5. Your projects might suffer because one person is the accessibility champion. The recurring theme I hear throughout government is that one person is responsible for accessibility.
  6. Since many accessibility specialists get the work at the end of the project, it’s a never-ending cycle—one person can’t do it all at the end
  7. Don’t panic because I said that you need a team, because …
  8. You already have a team!
  9. The Section 508 refresh (see uses WCAG 2.0 guidelines
  10. Denis Boudreau of Coopérative AccessibilitéWeb presents on and promotes this topic Developed a tool based on WCAG 2.0; separates responsibilities into manageable blocks
  11. Upper management: I propose that there’s one other part that the tool doesn’t mention, simply because of the scope of the standard
  12. Tasks overview of each role or point in the process; note that some tasks overlap Some of this is technical Each role has a number of guidelines; they’re not evenly divided—it depends on the requirement Also, while it might seem that some roles have a large number of guidelines, some guidelines merely expand upon the depth of accessibility of an item—more work
  13. Conformance and accessibility: You can check the boxes, but still have an inaccessible, unusable product Assess the impact that the platforms, APIs, frameworks, etc. will have on accessibility, and choose appropriate ones
  14. Oversee the entire process As with any project, accessibility success falls on your shoulders Determine the degree of accessibility Document EVERYTHING: with lawsuits, you need to cover yourself and your organization
  15. 9 guidelines Developers, designers, content managers, usability specialists
  16. 9 guidelines Can be a content manager, librarian, and/or usability specialist to serve as info architect(s)
  17. 36 guidelines Designers, developers, usability specialists, content managers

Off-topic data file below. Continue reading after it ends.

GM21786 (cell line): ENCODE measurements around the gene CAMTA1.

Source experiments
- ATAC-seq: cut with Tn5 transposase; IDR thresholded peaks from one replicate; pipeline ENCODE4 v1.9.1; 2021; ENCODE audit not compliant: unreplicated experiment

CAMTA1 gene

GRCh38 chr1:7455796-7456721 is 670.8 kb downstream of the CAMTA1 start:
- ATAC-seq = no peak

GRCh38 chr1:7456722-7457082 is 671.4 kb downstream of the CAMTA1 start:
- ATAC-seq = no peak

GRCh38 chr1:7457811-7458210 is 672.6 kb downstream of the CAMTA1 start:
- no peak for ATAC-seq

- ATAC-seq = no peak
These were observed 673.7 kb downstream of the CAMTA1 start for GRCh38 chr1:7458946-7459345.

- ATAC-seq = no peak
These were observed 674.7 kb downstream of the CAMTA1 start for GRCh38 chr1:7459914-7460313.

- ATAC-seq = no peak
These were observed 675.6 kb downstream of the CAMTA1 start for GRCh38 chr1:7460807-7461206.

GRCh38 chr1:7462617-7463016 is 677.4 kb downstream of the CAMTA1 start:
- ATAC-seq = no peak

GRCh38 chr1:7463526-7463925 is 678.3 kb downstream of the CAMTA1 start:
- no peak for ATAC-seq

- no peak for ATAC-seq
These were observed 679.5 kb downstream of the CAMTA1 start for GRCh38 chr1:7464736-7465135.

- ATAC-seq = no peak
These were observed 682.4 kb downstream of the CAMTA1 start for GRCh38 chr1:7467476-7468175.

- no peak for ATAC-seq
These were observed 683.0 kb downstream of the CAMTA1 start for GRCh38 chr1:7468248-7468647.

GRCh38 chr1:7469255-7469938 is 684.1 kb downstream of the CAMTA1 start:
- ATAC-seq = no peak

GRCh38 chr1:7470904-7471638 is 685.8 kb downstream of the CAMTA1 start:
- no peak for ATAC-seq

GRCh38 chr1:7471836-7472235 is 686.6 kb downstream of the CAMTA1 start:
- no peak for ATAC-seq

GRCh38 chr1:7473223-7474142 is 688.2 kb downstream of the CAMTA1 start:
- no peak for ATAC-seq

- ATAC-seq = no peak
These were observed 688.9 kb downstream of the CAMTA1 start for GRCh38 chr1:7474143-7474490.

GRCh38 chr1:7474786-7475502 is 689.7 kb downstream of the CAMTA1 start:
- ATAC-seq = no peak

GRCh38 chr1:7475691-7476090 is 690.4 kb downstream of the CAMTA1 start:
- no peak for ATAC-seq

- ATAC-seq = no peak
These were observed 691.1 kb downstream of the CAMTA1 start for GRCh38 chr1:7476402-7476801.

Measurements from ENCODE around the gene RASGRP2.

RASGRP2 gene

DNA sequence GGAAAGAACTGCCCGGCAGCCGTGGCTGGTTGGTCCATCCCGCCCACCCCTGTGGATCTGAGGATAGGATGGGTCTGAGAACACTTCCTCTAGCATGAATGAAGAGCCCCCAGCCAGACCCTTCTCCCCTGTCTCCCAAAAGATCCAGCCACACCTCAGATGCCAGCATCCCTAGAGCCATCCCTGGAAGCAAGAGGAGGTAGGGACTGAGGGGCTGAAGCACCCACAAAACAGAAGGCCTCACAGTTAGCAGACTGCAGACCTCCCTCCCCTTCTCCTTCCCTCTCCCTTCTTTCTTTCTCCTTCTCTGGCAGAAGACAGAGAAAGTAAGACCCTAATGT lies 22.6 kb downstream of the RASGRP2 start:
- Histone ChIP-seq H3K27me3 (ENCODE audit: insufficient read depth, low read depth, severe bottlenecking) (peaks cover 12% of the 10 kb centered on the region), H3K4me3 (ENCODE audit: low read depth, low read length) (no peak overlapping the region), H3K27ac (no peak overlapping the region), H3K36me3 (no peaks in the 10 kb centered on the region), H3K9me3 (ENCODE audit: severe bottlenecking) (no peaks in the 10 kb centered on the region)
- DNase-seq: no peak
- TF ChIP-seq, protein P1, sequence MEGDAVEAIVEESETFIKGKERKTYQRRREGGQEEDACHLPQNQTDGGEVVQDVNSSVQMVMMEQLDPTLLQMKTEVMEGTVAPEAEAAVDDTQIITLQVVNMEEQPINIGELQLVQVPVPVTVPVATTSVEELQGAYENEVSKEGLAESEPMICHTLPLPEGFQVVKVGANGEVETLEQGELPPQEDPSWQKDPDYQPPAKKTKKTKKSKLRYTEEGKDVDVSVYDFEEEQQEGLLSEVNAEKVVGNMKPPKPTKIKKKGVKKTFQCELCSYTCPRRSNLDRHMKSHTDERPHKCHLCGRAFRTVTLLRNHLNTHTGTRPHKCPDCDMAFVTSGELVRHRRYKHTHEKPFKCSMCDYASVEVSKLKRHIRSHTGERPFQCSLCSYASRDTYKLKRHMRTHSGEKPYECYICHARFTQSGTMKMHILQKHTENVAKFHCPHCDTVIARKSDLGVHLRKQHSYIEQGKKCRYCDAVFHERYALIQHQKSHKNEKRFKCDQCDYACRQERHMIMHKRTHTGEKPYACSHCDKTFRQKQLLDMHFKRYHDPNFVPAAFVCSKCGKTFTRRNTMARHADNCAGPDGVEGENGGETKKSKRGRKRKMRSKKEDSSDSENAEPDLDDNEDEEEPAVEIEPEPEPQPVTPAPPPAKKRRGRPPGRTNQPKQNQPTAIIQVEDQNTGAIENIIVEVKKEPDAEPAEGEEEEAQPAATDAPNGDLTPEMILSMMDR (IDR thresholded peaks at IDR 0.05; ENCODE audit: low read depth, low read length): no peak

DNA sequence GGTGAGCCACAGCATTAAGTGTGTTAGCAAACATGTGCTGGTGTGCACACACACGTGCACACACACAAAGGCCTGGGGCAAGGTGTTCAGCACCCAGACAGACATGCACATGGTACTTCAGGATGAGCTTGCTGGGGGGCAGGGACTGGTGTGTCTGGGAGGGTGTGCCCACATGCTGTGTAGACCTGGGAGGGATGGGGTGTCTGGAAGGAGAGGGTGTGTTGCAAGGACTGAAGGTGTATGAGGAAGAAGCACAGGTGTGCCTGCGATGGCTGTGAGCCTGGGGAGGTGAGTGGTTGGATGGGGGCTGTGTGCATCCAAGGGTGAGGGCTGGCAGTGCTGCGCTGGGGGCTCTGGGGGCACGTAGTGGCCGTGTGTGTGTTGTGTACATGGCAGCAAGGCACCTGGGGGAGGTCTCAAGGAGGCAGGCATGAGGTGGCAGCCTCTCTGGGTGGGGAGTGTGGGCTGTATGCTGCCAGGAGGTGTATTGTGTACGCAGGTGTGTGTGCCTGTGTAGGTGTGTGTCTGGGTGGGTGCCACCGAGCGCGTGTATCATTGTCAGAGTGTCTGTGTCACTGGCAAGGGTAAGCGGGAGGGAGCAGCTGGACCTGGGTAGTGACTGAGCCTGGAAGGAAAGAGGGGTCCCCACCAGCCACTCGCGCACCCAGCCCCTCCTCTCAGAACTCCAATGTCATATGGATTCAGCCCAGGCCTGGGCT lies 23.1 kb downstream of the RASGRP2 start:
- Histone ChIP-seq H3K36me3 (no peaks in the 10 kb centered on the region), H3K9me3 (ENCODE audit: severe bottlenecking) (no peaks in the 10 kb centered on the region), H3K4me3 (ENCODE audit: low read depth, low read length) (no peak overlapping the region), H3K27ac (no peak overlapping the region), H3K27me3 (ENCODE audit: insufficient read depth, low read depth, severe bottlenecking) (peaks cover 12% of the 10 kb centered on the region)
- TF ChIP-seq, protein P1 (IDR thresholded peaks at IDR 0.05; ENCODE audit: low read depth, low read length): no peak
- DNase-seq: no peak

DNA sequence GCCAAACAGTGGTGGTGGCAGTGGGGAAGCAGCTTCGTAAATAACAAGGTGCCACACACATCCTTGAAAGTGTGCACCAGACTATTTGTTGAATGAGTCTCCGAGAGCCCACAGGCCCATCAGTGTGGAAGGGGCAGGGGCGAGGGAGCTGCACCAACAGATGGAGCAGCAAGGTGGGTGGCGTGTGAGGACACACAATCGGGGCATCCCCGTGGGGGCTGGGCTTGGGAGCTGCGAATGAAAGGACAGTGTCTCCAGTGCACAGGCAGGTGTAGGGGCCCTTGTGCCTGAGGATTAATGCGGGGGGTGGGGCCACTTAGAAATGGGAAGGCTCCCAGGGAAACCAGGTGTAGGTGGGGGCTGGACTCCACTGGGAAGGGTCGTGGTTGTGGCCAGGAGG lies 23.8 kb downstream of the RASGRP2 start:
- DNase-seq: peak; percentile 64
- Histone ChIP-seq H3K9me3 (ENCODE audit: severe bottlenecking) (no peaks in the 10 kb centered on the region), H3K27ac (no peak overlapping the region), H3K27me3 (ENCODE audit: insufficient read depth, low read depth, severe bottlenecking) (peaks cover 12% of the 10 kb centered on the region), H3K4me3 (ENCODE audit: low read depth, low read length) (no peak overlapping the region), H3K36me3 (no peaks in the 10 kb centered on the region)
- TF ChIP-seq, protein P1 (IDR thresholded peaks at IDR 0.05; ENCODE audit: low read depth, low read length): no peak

18. 32 guidelines Designers, developers—discuss
  19. Usually people wait for the quality assurance stage to use automated accessibility tools, but it’s helpful to do it now I recommend using some of the free accessibility toolbars for this purpose
  20. 21 guidelines “Other” content: text labels, error messages, player controls Be sure to have your content reviewed by someone well versed in plain language AND familiar with the needs of people with cognitive impairments
  21. 59 guidelines—don’t panic; you’ve dealt with many of these in the prototyping phase, so not much is new Also appropriate to use the accessibility toolbars for checking potential problems Validate code
  22. ALL 61 guidelines belong to the QA process At this point, the testing should be minimal—if the content is well written, the design is clear, the development done properly, then the testing at this point should be manual review, accessibility tools, assistive technology Cross-browser, cross-platform—what is accessible in one browser isn’t necessarily accessible in all or on other platforms Plain language specialist—not the person who wrote the content (editors need editors); someone with a development and/or design background to test
  23. Your stance is key for a successful accessibility program. If you react positively to accessibility, then we will, too. If you are negative toward accessibility, then we’ll spend too much figuring out how to get your buy-in. OR, we won’t do anything for accessibility.
  24. Requires a change in culture If there’s tension among your team members, do something about it Don’t be wimpy; manage the situation (but don’t micromanage)! Empower them to make the best decisions for your project’s users—not decisions that bow to the politics of your organization
  25. What if you have an outside vendor building a project for you—what do you do?
  26. You’ll need knowledge of the standards and ensuring functional accessibility If the vendor is responsible for delivering an accessible project (including testing) without any help from an accessibility specialist in your agency… They may not understand accessibility; they might think (as many people do) that using an automated accessibility tool will solve all accessibility issues
  27. Cooperating and negotiating I like to teach people not only how to cope, but encourage them to build relationships with other team members or departments so they can effect change in the organization's approach to accessibility, simply because this is radical and you’ll need management approval.
  28. It’s not going to be easy: people don’t always want to change—they’re comfortable; they might feel threatened; they don’t like being told that they’ve done something wrong; they might oppose you Be open about what you’re trying to do; let people know that these changes will benefit everyone Separate yourself from the process—it’s not about winning
  29. Show your colleagues that without accessibility, they can’t do their job if they had a temporary injury or developed a disability—empathy Curb cuts in sidewalks—everyone uses them; it’s the same with IT accessibility